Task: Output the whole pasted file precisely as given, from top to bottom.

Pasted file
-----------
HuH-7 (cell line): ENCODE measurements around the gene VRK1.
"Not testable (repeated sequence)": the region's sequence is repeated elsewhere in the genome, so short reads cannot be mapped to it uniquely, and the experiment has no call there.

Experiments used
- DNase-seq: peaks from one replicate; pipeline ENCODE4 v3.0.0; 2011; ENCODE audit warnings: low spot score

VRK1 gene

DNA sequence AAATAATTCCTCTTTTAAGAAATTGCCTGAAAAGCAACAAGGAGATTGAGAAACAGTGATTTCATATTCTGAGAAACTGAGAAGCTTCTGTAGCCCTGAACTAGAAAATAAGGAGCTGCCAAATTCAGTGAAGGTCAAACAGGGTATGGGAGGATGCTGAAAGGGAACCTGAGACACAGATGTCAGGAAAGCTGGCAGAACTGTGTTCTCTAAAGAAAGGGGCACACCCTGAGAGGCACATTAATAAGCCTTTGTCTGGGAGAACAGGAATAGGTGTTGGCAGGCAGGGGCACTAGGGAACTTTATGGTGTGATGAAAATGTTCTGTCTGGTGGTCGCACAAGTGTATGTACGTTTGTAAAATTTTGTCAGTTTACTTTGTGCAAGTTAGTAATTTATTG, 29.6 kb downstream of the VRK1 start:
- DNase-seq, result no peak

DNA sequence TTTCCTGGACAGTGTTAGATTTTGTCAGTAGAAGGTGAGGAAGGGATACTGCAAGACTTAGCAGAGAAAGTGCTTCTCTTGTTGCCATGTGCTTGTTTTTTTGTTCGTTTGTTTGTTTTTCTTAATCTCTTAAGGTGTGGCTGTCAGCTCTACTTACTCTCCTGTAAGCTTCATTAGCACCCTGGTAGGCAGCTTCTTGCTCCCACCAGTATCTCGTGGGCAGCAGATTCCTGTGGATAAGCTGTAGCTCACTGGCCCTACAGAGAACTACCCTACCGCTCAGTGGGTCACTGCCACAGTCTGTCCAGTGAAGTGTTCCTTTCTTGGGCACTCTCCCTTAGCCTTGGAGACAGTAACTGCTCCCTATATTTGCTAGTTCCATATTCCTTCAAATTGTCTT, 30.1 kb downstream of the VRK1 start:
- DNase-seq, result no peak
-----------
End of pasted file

HuH-7 (cell line): ENCODE measurements around the gene VRK1.
"Not testable (repeated sequence)": the region's sequence is repeated elsewhere in the genome, so short reads cannot be mapped to it uniquely, and the experiment has no call there.

Experiments used
- DNase-seq: peaks from one replicate; pipeline ENCODE4 v3.0.0; 2011; ENCODE audit warnings: low spot score

VRK1 gene

DNA sequence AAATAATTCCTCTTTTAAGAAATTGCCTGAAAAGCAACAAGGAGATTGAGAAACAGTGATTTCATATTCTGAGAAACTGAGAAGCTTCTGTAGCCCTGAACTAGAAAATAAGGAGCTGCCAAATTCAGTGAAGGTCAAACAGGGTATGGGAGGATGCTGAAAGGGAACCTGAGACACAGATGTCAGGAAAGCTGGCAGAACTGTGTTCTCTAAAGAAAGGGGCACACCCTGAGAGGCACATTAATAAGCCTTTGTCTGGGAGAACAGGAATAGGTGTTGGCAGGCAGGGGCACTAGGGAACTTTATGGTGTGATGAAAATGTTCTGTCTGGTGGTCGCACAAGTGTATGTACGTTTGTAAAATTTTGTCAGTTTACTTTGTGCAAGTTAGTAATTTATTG, 29.6 kb downstream of the VRK1 start:
- DNase-seq, result no peak

DNA sequence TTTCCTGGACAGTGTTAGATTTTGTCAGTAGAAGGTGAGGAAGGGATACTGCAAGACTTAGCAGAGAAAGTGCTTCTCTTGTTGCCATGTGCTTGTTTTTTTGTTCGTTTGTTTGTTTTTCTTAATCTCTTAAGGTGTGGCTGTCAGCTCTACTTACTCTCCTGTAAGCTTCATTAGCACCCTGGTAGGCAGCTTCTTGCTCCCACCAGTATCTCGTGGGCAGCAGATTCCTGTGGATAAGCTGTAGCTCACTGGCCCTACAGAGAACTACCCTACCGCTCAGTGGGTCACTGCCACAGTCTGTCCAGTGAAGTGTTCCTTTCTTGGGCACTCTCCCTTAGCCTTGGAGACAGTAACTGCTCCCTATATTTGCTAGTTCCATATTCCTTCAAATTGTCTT, 30.1 kb downstream of the VRK1 start:
- DNase-seq, result no peak